TheSelmascreening was part of the UN Remember Slavery programme, which mobilizes educators to teach about the causes and consequences of the transatlantic slave trade and to communicate the dangers of racism and prejudice.

“Selma reminds us of the issues and challenges that people of African descent have faced in the recent past and continue to face long after slavery has officially ended,” said Maher Nasser, the Acting head of DPI.

The UN General Assembly has proclaimed 2015-2024 as theInternational Decade for People of African Descentciting the need to strengthen cooperation in relation to the full enjoyment of all rights by people of African descent, and their full participation in all aspects of society.

“Films can serve as powerful educational tools to teach the young generations about the dangers of racism and prejudice,” added Mr. Nasser.


Prime Minister Gumbs pushes to have Ms. Lalie’s statue repaired

PHILIPSBURG - Prime Minister (PM) the Honorable Marcel Gumbs has made sure that one of St. Maarten’s national figures and a local heroine is remembered with respect. The statue of Lalie Duzanson on the Dutch Quarter/Belvedere round about was damaged during the passing of Hurricane Gonzalo and has ever since been leaning backwards.

Prime Minister Gumbs recently got in contact with sculptor Michael Maghiro with a simple yet deliberately strong message: Ms. Lalie was good to St. Maarten and we cannot let her memory be disrespected in such a manner, even if it was an act of God.

To his credit, Maghiro took it upon himself to cover the statue with the blue tarpoline prior to the call of the Prime Minister. However, he said the PM showed genuine urgency in getting the statue repaired as soon as possible. Maghiro said he is also maintaining the other statues.

“If we immortalize our people and honor them with statues, we have to ensure that these reflect the greatness of our people at all times. These are the things I care about, the memories and contributions of our people who sacrificed personally for St. Maarten and selflessly helped others,” Prime Minister Gumbs said. (Press Secretariat Government of Sint Maarten Council of Ministers)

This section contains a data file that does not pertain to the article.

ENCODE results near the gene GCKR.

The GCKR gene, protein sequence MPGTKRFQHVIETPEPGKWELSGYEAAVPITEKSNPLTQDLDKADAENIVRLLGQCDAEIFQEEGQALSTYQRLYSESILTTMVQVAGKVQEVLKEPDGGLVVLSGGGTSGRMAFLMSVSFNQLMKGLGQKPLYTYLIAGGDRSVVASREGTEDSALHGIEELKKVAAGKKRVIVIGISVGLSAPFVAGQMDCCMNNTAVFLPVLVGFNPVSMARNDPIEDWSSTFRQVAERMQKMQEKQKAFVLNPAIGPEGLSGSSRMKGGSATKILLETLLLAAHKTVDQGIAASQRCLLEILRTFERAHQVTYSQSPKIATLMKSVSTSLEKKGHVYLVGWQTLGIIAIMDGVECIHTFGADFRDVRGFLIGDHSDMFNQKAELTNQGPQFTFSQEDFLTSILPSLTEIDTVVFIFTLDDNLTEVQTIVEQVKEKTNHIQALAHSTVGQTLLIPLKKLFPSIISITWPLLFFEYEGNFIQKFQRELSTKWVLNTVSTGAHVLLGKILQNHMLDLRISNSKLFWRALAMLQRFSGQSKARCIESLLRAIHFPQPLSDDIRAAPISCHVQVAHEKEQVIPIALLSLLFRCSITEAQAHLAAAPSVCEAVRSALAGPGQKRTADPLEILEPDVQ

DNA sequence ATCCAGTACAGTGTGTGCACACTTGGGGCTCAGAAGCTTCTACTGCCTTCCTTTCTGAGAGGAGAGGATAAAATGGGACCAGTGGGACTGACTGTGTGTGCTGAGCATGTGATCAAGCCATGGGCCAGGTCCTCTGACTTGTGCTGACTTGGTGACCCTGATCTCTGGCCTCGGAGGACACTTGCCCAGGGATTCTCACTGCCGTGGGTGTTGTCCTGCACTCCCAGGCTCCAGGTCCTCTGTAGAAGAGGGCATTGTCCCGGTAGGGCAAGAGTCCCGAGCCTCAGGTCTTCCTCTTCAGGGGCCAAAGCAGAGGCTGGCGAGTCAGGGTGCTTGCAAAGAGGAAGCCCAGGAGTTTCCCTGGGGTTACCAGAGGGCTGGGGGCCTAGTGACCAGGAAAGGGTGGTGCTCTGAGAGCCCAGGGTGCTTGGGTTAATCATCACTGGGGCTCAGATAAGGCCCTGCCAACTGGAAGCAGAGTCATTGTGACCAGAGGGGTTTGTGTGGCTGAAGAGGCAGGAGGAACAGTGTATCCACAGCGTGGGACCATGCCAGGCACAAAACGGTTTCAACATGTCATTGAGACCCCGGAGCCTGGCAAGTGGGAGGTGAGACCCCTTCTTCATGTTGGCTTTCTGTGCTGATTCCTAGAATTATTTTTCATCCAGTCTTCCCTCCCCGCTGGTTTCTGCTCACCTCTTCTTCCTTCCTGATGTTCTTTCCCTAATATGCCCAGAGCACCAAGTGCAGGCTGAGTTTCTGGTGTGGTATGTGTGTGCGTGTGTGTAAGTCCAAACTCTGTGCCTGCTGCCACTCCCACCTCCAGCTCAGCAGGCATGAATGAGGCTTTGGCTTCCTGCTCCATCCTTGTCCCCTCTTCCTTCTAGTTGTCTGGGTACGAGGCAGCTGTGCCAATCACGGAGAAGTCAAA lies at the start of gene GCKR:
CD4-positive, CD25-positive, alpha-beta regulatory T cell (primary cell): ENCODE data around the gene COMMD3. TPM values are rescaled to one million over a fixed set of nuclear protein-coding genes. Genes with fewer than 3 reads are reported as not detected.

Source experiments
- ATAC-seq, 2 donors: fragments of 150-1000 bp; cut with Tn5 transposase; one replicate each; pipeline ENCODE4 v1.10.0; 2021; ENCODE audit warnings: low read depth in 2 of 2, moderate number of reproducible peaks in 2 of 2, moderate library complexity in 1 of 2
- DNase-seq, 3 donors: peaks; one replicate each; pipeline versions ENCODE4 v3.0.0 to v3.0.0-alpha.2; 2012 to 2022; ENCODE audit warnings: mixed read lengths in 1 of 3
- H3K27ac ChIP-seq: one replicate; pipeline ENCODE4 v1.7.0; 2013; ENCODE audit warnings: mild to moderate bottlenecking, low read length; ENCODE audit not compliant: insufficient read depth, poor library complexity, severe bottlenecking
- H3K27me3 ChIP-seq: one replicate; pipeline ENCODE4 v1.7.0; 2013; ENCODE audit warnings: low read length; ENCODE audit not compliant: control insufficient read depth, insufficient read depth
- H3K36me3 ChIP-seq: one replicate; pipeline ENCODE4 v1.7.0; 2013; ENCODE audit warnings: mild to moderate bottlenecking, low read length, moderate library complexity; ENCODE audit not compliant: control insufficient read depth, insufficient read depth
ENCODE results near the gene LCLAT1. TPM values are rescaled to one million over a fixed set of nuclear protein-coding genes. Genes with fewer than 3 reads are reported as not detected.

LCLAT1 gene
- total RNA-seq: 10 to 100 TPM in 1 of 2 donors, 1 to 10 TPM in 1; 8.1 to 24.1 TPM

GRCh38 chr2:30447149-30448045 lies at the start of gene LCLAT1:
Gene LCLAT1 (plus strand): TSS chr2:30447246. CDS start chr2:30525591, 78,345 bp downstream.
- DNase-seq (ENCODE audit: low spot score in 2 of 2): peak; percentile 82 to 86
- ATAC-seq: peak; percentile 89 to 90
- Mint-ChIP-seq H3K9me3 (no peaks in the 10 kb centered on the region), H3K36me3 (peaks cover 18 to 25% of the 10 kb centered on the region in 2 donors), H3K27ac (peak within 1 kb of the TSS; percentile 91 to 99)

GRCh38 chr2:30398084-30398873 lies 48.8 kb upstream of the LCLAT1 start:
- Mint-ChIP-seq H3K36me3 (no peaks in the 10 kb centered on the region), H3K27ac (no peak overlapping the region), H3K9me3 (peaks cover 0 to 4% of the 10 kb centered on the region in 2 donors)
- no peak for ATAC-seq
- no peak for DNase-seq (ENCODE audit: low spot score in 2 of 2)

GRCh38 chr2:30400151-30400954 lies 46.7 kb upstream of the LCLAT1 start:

MLK attends opera concert

PHILIPSBURG - Some of the students of the Dr. Martin Luther King Jr. Primary School attended a special school opera concert this morning which was hosted by the Foundation Classical Delight.

The Foundation Classical Delight is a non-profit organization established with the purpose of bringing classical music to our island. They invite annually professional, gifted and sometimes famous musicians to perform. 

Getting the students acquainted with classical music is part of children’s education and often highly appreciated by them. 

"We deeply appreciate this opportunity for our students to meet with the opera artists this morning at this special school concert and witness first-hand another musical genre," remarked School Manger Stuart Johnson of the Dr. Martin Luther King Jr. Primary School.

The theme for the school concert was opera and piano, including four-handed piano works. Shane Schag and Chun-Wei Kung are well known for their inspiring school concerts and performed at the event held at the Belair Community Center for the various schools in attendance.

"We look forward to many more opportunities such as this one being afforded to our students as our students truly enjoyed themselves while learning to appreciate classical music," Johnson concluded. (Dr. Martin Luther King Jr. Primary School)


Minister Connor pays Tribute to D’Shnay

PHILIPSBURG - Minister of Tourism & Economic Affairs Claret Connor recently paid tribute to St. Maarten’s Reigning Teen Carnival Queen D’Shnay York who won the Haynes Smith Talent Teen Pageant in St. Kitts on December 30. He congratulated her on behalf of his entire Ministry.

The Minister presented D’Shnay with a congratulatory letter from his Ministry and hailed her as a true ambassador for St. Maarten. He said the competition was very close between D’Shnay and the first runner-up who hailed from St. Kitts which is evidence that the judges recognized the hard work D’shnay put into the pageant.

“Your success at the competition is a great victory for the people of St. Maarten, not because you emerged victorious, but because you were able to give your best while you proudly represented St. Maarten,” the Minister said.

“We are extremely proud of you and your team and wish you much success during your reign. May your reign be one of continued growth and success. Continue to make St. Maarten proud in all of your endeavors.” (Press Secretariat, Government of Sint Maarten Council of Ministers)